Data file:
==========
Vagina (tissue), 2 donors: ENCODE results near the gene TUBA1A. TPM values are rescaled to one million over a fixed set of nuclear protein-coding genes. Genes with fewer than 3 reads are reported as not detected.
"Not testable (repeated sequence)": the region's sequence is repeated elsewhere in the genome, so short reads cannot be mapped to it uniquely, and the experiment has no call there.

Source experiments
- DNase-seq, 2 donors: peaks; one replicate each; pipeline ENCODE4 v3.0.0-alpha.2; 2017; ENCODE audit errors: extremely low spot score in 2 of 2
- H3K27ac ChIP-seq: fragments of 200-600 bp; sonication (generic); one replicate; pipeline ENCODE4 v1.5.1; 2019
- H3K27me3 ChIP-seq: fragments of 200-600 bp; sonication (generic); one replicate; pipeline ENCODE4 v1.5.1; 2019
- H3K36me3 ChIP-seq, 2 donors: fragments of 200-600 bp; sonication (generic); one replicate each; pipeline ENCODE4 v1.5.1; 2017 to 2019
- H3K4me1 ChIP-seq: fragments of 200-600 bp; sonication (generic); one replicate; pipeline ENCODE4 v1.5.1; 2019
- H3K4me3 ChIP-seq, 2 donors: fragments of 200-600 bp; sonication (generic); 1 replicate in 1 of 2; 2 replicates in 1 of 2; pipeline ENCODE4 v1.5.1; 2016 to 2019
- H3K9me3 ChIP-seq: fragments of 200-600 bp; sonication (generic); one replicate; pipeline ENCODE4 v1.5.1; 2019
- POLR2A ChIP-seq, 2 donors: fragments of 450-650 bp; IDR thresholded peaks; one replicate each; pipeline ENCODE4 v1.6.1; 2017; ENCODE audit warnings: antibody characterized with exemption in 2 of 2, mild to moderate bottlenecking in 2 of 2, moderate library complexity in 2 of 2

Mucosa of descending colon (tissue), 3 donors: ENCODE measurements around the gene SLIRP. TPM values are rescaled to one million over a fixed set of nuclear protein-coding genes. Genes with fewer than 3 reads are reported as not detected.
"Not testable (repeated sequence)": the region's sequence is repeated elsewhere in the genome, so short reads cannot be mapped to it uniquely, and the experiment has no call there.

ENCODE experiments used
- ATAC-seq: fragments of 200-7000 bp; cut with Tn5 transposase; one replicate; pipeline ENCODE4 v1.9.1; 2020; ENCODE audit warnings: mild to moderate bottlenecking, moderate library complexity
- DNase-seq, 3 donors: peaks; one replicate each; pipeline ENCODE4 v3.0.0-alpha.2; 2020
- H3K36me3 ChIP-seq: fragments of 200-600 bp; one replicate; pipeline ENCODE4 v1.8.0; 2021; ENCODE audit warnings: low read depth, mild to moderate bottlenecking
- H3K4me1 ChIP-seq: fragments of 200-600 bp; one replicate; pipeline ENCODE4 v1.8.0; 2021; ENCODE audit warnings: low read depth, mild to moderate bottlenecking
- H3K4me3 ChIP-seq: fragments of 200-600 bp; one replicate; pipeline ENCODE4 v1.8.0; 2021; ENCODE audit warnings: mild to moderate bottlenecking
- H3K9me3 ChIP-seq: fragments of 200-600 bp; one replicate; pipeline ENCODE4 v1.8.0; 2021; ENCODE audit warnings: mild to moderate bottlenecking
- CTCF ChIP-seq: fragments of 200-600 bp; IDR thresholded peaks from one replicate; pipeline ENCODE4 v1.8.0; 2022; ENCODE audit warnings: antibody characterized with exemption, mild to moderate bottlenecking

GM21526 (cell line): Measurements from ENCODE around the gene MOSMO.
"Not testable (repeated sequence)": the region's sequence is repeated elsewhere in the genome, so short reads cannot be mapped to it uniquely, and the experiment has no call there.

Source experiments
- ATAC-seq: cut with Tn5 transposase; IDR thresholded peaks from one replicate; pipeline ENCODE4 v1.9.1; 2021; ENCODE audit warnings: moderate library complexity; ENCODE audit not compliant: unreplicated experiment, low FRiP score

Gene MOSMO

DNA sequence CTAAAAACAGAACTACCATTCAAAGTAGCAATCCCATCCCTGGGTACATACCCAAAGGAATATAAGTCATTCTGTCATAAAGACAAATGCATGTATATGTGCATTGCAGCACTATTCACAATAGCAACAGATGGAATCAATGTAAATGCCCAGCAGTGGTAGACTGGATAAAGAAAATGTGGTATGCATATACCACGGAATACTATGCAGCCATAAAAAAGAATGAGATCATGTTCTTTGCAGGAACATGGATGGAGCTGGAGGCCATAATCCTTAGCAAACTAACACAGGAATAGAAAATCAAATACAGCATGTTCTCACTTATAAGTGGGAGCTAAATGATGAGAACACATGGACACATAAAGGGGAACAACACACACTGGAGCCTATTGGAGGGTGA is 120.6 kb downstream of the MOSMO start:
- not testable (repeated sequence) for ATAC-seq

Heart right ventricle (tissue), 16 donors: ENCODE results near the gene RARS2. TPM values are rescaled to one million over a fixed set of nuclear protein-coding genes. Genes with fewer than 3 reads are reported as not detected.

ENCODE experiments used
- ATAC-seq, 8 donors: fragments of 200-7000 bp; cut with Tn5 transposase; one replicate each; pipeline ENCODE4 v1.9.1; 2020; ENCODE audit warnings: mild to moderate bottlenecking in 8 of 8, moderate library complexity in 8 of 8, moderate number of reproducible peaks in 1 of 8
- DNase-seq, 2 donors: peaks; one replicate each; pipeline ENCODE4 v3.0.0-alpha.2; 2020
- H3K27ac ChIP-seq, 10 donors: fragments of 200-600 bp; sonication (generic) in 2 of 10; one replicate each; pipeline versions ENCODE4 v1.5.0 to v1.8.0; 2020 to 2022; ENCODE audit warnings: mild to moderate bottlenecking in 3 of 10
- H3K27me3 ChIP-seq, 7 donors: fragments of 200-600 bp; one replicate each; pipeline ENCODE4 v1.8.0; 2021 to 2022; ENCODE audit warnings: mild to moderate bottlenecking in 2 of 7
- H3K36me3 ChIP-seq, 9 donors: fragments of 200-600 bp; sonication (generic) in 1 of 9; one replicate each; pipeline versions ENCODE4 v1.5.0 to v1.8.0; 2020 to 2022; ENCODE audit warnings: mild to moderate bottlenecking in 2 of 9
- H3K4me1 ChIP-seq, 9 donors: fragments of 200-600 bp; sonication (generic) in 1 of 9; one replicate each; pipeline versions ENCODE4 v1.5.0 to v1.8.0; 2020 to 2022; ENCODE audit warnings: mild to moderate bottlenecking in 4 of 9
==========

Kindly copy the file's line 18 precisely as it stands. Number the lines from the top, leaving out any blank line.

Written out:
- H3K4me1 ChIP-seq: fragments of 200-600 bp; one replicate; pipeline ENCODE4 v1.8.0; 2021; ENCODE audit warnings: low read depth, mild to moderate bottlenecking